In that case, you will want an antibiotic because bacteria has come into your sweat glands, which your body is not able to fight off.
Yet, that is a rare occurrence. Most of the time, a heat rash goes away after a few hours and sometimes a day or two, depending on how you deal with it.
Treatments by physicians are rarely needed because a heat rash tends to be self-limiting. Treatments are commonly done at home and include over-the-counter creams, lotions, sprays, and others, which alleviate the symptoms quickly.
What Are The Symptoms Of A Heat Rash?
A heat rash makes your skin red and most of the time full of bumps. It all starts with a prickling sensation, and if not attended in time, it develops in a serious burning sensation.
It can come to the point where even creams and lotions burn awfully for well over 30 minutes after application. Ideally, you want to take care of your heat rash before it even comes that far.
At some points in my life, I was not able to attend the heat rash in time and it became really bad, to the point where I could not walk properly for a day because of the awful burning sensation in my groin area.
How To Prevent A Heat Rash?
There are a few things that you can do to prevent a heat rash:
1) If you live in warmer, humid climates, shower regularly. Often it means to shower in the middle of the day after a workout or a job where you sweated a lot. Wash the affected area thoroughly. Often you need to scrub a little until the pores are unclogged. Beware because that hurts, so don’t scrub too much, as it can make things worse.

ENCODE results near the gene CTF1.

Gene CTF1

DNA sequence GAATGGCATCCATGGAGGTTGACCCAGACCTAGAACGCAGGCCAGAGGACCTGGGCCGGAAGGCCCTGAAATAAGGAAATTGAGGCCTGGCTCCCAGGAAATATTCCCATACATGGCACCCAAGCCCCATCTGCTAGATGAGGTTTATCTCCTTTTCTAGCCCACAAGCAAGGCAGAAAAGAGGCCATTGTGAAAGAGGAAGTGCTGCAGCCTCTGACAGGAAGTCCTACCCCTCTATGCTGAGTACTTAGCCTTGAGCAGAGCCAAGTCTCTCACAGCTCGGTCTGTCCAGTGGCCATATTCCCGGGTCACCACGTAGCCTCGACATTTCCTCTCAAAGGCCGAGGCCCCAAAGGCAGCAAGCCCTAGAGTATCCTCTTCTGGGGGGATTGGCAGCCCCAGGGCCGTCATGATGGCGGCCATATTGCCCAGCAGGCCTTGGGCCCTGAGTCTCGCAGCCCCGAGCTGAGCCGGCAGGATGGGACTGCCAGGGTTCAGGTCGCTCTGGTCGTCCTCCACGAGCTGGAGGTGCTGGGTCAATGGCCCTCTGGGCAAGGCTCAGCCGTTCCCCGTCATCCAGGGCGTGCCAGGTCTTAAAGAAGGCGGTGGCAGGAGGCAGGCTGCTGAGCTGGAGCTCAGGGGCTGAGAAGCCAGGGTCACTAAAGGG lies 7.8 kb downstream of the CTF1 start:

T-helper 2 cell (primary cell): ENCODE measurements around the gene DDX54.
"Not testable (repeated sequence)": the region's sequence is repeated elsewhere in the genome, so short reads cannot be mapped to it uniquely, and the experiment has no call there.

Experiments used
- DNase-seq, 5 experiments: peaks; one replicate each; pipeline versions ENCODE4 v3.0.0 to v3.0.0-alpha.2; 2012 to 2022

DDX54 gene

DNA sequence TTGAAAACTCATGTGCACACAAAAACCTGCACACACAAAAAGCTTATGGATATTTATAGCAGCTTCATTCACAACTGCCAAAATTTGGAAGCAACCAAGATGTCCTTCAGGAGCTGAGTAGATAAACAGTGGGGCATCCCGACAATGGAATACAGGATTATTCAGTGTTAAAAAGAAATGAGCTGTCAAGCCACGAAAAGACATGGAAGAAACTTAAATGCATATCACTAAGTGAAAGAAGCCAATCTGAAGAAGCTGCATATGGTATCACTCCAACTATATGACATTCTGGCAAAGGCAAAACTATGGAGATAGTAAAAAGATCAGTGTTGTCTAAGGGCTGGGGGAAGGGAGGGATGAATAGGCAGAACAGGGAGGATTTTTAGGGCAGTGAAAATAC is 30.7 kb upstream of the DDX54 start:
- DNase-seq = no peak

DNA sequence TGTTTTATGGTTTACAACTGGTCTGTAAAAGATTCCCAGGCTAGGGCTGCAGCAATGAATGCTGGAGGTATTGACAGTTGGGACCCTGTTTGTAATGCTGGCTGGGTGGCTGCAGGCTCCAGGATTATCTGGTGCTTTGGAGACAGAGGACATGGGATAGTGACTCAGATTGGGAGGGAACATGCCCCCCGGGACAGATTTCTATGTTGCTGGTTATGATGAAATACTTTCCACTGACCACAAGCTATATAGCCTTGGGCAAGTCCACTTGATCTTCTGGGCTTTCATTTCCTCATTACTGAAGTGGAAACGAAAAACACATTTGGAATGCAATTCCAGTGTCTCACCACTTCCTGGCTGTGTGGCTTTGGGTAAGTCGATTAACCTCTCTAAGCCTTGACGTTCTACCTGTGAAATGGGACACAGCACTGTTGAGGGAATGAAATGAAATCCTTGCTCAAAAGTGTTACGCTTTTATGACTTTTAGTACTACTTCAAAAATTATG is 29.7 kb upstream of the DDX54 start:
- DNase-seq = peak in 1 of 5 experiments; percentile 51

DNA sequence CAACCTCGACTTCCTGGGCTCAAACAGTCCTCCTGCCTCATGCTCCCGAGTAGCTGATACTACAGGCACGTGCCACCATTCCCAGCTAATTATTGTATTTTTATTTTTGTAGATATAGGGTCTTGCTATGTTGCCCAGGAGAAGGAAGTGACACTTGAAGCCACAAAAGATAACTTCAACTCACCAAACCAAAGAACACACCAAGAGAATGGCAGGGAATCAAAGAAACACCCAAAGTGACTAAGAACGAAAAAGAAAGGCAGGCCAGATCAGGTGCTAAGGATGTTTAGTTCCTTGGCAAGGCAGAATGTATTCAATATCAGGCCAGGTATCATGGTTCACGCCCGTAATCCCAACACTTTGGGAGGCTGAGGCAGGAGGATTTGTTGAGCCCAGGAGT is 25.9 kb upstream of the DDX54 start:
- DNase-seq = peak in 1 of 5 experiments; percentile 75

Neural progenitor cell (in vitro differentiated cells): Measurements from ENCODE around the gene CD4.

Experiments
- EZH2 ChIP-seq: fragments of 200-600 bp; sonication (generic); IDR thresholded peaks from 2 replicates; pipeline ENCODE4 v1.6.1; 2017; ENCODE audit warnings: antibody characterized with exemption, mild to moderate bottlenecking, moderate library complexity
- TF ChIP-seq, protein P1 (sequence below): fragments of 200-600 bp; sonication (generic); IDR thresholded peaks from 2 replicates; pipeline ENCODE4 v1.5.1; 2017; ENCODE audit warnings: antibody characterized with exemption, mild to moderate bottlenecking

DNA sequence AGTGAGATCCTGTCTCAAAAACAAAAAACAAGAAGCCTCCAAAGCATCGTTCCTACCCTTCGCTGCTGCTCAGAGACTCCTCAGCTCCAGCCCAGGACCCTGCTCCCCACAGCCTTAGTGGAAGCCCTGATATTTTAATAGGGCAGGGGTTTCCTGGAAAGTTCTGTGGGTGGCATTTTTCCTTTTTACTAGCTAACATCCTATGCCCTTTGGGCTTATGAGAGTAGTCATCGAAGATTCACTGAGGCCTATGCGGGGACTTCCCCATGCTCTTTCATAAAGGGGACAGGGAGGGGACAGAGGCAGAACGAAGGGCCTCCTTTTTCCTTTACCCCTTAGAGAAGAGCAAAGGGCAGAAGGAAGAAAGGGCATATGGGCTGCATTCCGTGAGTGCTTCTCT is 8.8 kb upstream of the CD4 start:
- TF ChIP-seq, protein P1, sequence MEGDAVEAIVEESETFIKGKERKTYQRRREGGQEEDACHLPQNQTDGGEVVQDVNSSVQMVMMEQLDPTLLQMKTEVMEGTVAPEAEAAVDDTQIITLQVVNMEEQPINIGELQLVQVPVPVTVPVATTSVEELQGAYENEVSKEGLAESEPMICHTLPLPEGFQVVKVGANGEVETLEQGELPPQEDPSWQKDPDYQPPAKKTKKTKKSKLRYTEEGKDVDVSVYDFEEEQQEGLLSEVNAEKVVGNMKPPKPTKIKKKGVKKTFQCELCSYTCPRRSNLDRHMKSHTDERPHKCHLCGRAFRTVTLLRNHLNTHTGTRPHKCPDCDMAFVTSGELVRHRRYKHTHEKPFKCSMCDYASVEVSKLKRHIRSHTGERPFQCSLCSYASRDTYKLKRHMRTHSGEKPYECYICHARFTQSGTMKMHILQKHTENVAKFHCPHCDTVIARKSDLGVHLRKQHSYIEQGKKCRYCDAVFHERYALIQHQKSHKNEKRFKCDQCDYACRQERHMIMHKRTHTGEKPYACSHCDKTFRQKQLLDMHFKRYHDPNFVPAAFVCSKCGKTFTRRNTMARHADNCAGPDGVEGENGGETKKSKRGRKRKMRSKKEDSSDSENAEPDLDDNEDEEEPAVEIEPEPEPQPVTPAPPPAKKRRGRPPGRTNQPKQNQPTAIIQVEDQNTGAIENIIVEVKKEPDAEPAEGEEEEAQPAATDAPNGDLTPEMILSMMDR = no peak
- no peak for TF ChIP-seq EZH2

2) Always wear comfortable and breathable clothes. That will certainly help. Dress pants can make a heat rash really bad because they are non-breathable clothes. It happened to me just recently. Went to church, on a really hot summer day, left for a birthday party. Sat most of the day and by the time I was writing this, I had a heat rash developed.
3) Use a cooling system in your home or wherever you are for it can prevent heat rashes. You will naturally sweat less when you keep temperatures lower.
4) And why not, lose weight and fat to get rid of the problem. It might not go away completely, but it sure will be reduced. I experienced it firsthand recently.
5) Drink water. Drinking plenty of water is not only healthy but is also effective for preventing a heat rash, because pores cannot become clogged so easily.
What To Do With A Heat Rash?
If it just happened to you that a heat rash was developed, what is next?
There are a few strategies to reduce the problem and be comfortable soon again.
1) First of all, get a shower as soon as you can. If you already feel the heat rash coming, take a shower. Avoid hot showers, because of a serious burning sensation.
2) Get a skin lotion, like Aveeno, and put a generous amount on the affected area. Do that a few times over the next few hours.